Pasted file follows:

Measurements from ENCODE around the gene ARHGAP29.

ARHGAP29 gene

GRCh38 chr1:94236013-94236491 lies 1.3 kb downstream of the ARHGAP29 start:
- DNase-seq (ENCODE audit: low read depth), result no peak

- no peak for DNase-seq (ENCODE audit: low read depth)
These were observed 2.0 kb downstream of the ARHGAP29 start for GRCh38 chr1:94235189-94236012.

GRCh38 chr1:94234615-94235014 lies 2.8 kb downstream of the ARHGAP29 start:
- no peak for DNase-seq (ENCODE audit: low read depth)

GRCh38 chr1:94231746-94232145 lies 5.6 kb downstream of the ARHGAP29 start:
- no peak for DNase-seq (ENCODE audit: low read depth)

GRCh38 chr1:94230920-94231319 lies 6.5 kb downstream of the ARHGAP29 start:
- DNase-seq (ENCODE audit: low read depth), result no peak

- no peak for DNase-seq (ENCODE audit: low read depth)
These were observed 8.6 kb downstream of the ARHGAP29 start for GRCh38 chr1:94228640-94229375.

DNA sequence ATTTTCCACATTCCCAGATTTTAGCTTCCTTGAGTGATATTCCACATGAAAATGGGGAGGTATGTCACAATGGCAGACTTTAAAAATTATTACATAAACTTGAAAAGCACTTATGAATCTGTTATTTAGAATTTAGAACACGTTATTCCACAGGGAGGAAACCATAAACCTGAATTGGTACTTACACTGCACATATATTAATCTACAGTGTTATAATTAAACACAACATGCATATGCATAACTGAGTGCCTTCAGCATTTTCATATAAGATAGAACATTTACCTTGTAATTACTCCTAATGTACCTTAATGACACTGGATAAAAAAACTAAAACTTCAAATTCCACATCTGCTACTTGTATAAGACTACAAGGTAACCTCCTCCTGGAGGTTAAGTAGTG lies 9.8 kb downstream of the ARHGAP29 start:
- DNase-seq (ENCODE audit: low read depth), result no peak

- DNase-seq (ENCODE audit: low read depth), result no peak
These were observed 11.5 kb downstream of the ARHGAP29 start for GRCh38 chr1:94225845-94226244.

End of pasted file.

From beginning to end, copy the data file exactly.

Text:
Measurements from ENCODE around the gene ARHGAP29.

ARHGAP29 gene

GRCh38 chr1:94236013-94236491 lies 1.3 kb downstream of the ARHGAP29 start:
- DNase-seq (ENCODE audit: low read depth), result no peak

- no peak for DNase-seq (ENCODE audit: low read depth)
These were observed 2.0 kb downstream of the ARHGAP29 start for GRCh38 chr1:94235189-94236012.

GRCh38 chr1:94234615-94235014 lies 2.8 kb downstream of the ARHGAP29 start:
- no peak for DNase-seq (ENCODE audit: low read depth)

GRCh38 chr1:94231746-94232145 lies 5.6 kb downstream of the ARHGAP29 start:
- no peak for DNase-seq (ENCODE audit: low read depth)

GRCh38 chr1:94230920-94231319 lies 6.5 kb downstream of the ARHGAP29 start:
- DNase-seq (ENCODE audit: low read depth), result no peak

- no peak for DNase-seq (ENCODE audit: low read depth)
These were observed 8.6 kb downstream of the ARHGAP29 start for GRCh38 chr1:94228640-94229375.

DNA sequence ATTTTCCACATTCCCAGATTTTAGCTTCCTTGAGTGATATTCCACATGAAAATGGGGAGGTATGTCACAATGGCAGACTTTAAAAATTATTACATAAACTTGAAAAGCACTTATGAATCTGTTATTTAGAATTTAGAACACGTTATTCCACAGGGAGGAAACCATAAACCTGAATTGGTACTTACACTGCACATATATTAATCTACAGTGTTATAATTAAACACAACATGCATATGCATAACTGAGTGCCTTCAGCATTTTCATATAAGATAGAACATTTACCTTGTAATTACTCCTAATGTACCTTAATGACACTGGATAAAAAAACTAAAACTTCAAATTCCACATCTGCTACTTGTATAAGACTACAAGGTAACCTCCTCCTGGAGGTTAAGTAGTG lies 9.8 kb downstream of the ARHGAP29 start:
- DNase-seq (ENCODE audit: low read depth), result no peak

- DNase-seq (ENCODE audit: low read depth), result no peak
These were observed 11.5 kb downstream of the ARHGAP29 start for GRCh38 chr1:94225845-94226244.